Health and wellbeing, Opinion, Writing

Fitness and Disappointment

The light breeze caused a leaf to dance across the grass. I stared in awe as it blew along. Around me were twelve individuals, plus our trainer, all stretching after our cross-training circuit in the local park. It had been an intense workout, lots of cardio, push-ups and burpees.

We went our separate ways, smiling, groaning, shouts of thanks to the trainer.

Once home, I checked my emails. Another rejection from a potential job. This is the one I interviewed for some weeks back, and was told they’d make a decision quickly. But I’ve had over four weeks of silence, waiting, wondering.

The email that arrived was a form letter, the type of email HR send to applicants after the application window closes, the initial sorting of wheat from chaff. I’ve copied it below (I deleted the actual title):

Thank you for your interest in the position of {job title}. We appreciate the time and personal effort you put into your application.
We regret to inform you that we will not be proceeding with your application on this occasion.
We encourage you to apply for any suitable roles we may advertise in the future.
Human Resources

Frustration and anger rolled in like mist across the water. How insulting. Don’t you think the manager of the department could have telephoned? Is it not common courtesy to phone after a person has come in for an interview? Or at least, send a more personal email?

I know workplaces are busy. I know that issues can arise. I am also aware that employers have the right to choose the applicant they believe is best suited to the role. My disappointment and anger does not arise from being overlooked, not wholly anyway. It comes from the lack of communication—over four weeks, I’ll point out again—and then, this shabby email makes its way to my inbox. Is this all I’m worth? I think not. I deserve better. Everyone deserves better than that.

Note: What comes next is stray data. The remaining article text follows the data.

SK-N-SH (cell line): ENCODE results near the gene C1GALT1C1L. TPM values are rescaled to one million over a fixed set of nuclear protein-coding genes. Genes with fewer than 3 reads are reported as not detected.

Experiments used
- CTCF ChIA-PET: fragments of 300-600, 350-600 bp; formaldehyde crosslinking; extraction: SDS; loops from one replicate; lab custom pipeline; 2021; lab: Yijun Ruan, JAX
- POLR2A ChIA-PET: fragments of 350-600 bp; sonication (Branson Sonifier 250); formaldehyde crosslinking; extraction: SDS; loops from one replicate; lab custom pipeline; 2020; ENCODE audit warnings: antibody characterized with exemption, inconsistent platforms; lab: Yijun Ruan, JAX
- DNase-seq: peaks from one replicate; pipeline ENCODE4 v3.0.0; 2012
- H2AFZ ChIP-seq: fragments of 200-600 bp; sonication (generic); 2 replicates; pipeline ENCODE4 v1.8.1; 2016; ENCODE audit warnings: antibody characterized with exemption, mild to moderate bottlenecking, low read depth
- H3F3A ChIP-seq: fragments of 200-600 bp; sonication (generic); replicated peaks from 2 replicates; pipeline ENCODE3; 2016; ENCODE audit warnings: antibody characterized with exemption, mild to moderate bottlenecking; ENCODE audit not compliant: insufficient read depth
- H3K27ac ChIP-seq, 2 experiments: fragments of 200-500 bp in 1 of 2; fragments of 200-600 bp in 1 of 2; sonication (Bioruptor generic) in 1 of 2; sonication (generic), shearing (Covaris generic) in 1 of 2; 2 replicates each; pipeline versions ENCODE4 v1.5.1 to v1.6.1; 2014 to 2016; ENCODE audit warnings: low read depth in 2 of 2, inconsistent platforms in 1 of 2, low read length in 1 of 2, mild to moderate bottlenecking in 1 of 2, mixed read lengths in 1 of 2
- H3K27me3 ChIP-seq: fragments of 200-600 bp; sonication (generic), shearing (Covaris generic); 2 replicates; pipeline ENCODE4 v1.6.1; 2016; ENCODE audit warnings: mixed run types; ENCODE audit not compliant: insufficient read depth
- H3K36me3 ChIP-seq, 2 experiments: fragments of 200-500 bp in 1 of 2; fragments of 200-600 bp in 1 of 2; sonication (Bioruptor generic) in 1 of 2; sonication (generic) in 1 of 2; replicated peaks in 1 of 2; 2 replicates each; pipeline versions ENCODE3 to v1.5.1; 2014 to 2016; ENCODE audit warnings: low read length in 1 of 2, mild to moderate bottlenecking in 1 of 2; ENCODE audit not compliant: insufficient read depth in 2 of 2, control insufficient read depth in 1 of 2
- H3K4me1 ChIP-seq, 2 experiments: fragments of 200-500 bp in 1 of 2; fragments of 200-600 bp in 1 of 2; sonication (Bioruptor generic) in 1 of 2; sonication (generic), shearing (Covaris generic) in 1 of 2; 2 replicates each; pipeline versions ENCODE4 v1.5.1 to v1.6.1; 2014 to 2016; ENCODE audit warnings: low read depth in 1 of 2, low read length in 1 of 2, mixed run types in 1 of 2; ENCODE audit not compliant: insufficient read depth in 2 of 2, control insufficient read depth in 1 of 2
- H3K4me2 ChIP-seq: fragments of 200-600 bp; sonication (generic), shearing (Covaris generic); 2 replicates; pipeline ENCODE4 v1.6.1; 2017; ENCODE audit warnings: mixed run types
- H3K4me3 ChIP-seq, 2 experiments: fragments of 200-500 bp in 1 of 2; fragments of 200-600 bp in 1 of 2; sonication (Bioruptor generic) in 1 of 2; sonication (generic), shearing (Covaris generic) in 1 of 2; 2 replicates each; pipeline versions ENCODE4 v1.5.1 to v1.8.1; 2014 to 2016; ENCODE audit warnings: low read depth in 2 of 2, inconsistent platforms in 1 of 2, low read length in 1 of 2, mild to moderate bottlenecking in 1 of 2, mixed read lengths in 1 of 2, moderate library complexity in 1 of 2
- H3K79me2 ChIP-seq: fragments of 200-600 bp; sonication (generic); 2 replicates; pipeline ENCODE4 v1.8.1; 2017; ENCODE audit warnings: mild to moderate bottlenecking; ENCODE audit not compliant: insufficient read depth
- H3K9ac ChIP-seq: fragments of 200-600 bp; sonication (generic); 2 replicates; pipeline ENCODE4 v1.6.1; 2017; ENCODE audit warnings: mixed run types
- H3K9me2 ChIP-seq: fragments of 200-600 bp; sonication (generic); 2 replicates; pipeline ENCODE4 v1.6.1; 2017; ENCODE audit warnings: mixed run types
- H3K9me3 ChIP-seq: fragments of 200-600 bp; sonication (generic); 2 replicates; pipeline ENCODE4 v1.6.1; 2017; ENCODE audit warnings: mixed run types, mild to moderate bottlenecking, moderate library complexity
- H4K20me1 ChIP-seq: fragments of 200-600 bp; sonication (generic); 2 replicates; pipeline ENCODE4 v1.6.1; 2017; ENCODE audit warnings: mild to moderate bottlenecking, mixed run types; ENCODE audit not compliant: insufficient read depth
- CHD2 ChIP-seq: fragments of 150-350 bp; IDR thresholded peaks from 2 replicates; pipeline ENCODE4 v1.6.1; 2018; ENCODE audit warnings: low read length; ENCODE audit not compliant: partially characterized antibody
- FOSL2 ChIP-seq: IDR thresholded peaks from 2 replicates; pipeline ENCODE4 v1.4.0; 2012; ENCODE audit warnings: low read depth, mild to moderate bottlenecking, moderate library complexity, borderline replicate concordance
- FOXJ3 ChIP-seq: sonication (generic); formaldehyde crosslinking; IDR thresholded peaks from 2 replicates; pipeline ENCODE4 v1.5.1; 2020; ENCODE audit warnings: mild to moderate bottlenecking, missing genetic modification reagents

Needless to say, I’m really looking forward to my boxing session this morning.


16 thoughts on “Fitness and Disappointment”

  1. Maybe that was fast – I once waited 9 months to get a response after an interview (yes, I was offered the job! but I’d accepted another one in the meantime, assuming it was all over, red-rover from the laggards).

    Liked by 1 person

  2. I got 2 of those emails within 2 days of applying and on public holidays. My friend who has worked on this system told me they are automated emailed and mostly sent when theres no position vacant and employer still wants resume for thier pool of potential employees for future.
    Dont get disheartened.

    Liked by 1 person

    1. Thank you! It’s hard not to get disheartened. I’ve been job-searching since November and truly thought I’d have something by now. This job, in particular, I was encouraged to apply for, so although I didn’t believe it was a foregone conclusion, I did think I’d receive more personal communication. It’s for the best anyway, I’ve since heard that the management style of the executive manager and the culture of the department is not great. Thanks for thoughts and comments, as ever, Stoner 🙂


      1. I understand and it’s ok to get disheartened you can’t block your feelings.
        You know what I’m thinking. Maybe you heard right. Even though personal communication is rare these days but workplaces with good culture do prefer human interaction. It’s a sign they might not be considerate towards thier employees.
        You’re welcome 🙂

        Liked by 1 person

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